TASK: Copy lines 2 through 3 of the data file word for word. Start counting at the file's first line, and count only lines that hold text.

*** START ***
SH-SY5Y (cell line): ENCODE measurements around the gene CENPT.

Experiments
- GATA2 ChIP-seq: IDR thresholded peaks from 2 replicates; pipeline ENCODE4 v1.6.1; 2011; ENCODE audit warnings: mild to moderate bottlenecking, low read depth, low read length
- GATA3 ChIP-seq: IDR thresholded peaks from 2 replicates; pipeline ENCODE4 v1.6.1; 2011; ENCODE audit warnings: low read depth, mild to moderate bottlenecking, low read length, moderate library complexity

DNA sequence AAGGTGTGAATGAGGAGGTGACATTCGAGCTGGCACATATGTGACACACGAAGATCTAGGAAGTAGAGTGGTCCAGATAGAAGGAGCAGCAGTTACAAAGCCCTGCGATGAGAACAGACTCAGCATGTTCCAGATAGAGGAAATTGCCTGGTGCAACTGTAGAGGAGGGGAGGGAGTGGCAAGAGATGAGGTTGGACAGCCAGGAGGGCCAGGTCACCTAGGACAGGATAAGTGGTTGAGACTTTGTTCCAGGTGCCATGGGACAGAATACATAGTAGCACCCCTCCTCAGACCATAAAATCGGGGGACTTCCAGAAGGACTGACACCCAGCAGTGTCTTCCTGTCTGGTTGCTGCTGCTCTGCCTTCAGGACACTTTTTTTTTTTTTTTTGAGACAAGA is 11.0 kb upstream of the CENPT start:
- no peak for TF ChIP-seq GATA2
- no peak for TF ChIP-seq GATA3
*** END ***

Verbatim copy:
Experiments
- GATA2 ChIP-seq: IDR thresholded peaks from 2 replicates; pipeline ENCODE4 v1.6.1; 2011; ENCODE audit warnings: mild to moderate bottlenecking, low read depth, low read length